The students worked in groups of four at a time to sort through the school’s waste to discover what can be recycled. The students were shocked by the amount of paper towels that can be recycled as well as the amount of plastics. Photo by Megan Roth/Sylvan Lake News

The students worked in groups of four at a time to sort through the school’s waste to discover what can be recycled. The students were shocked by the amount of paper towels that can be recycled as well as the amount of plastics. Photo by Megan Roth/Sylvan Lake News

Grade 4 students learn ways to reduce waste at school

Leanne Bertram with Clean Conscience Recycling visited the students at Mother Teresa School, Nov. 7

One day of garbage from Mother Teresa School was saved so Grade 4 students could see the waste that could be recycled.

One day of trash resulted in a small mound of trash, and much of it could be recycled, according to Leanne Bertram who was helping the Mme. Tamalyn Tardif’s Grade 4 class sort the recyclables.

After ensuring there was no broken glass, or possibly dangerous items in the collections, Grade 4 students went through and sorted the garbage into recyclable items and garbage.

One issue Bertram found in the mix was the use of bags inside bags. In some instances upwards of 25 nearly empty garbage bags were found inside one.

“What is being done is the nearly empty trash bags are being taken and thrown into another, which causes more waste,” explained Bertram. The Grade 4 class immediately recognized much of the items thrown away could be recycled or composted.

The class sorted out items such as food and paper towels that could be composted, deposit items like drink containers that are recyclable, as well as paper and plastics.

The kids seemed to be surprised by what they found while going though it all. One surprise was the food waste.

Many of the kids remarked they were shocked to see practically full apples with only a bite or two taken out of them.

According to Mme. Tardif, the class found seven main problems, and came up with a solution for each. The class will be tackling three large problems first.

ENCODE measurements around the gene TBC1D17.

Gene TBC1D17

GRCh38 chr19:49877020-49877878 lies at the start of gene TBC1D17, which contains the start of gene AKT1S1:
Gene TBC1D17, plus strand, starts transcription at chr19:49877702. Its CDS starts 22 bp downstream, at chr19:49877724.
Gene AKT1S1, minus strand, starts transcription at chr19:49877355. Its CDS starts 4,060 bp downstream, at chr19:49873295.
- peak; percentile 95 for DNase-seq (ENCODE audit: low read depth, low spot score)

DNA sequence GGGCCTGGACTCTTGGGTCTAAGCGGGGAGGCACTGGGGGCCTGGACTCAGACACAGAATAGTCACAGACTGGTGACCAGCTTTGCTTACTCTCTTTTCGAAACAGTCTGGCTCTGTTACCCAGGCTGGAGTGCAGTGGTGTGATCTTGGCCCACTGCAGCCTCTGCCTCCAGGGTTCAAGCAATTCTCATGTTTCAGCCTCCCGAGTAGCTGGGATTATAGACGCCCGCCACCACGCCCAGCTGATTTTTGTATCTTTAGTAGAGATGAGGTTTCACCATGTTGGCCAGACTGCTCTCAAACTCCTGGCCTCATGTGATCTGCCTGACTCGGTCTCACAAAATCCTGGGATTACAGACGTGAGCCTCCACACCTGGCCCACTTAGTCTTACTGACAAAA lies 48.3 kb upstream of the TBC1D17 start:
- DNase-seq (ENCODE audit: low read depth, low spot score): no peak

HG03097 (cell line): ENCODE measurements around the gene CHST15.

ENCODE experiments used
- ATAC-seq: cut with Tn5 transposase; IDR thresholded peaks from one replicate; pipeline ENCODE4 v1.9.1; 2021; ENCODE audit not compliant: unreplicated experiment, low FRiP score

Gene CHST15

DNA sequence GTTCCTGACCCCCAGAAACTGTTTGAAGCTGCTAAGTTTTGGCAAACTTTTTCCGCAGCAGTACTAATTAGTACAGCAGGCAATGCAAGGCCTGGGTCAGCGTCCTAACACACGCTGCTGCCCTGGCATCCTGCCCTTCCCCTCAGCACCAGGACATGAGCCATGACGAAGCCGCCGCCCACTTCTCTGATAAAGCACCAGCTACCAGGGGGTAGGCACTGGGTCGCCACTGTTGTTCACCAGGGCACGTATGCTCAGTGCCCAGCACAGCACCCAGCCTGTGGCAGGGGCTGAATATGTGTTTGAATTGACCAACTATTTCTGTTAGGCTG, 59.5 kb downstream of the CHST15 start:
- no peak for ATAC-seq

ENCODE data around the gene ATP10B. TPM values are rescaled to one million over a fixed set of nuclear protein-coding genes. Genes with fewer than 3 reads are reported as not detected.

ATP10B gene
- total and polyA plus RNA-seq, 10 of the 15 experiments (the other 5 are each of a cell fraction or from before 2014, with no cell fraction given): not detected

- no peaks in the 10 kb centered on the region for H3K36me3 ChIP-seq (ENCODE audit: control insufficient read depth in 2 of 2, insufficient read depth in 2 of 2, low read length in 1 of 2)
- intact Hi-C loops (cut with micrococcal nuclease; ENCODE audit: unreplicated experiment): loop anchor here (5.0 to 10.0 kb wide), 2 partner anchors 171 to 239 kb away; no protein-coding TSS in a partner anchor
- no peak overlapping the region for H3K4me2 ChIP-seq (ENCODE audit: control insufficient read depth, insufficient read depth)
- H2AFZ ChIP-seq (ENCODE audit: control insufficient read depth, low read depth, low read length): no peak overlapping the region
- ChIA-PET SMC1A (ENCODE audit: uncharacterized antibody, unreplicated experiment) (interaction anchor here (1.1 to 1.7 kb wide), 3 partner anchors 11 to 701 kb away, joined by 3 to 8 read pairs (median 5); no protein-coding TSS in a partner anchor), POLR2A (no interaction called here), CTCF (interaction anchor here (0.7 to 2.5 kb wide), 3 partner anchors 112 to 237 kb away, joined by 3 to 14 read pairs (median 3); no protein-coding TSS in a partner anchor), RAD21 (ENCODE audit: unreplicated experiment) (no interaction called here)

“We found more paper towel than we expected considering that our bathrooms only have air dryers,” Tardif explained afterwards.

Paper towels are recyclable and can be composted. Paper towel can be placed in the recycling bins after use, according to Bertram.

Tardif and her class were “alarmed” by the amount of plastic found in the garbage.

A suggestion from the class to limit plastic waste is to empty garbage cans nightly and only replace the bag when the garbage bag is dirty or wet.

“We also considered getting smaller garbage bins to replace the large bins so that smaller bags are going into the trash,” said Tardif.

Another idea the class suggested was to consider a plastic recycling program. This would require students to wash out the plastic containers each day.

According to Tardif, her students already do some recycling in the classroom, but she hoped to find out what more could be done by her class, the school and herself.

“We already try to recycle plastic containers. The students wash them out at the sink before putting them in the recycling bin,” said Tardif.

The recycling demonstration is part of the class’s science program, and helped give the students a view of their school’s impact on the environment.

The process allowed the students, and those who came in for a few minutes to take in the process, to think critically and use their problem solving skills to find solutions to the issues found.



megan.roth@sylvanlakenews.com

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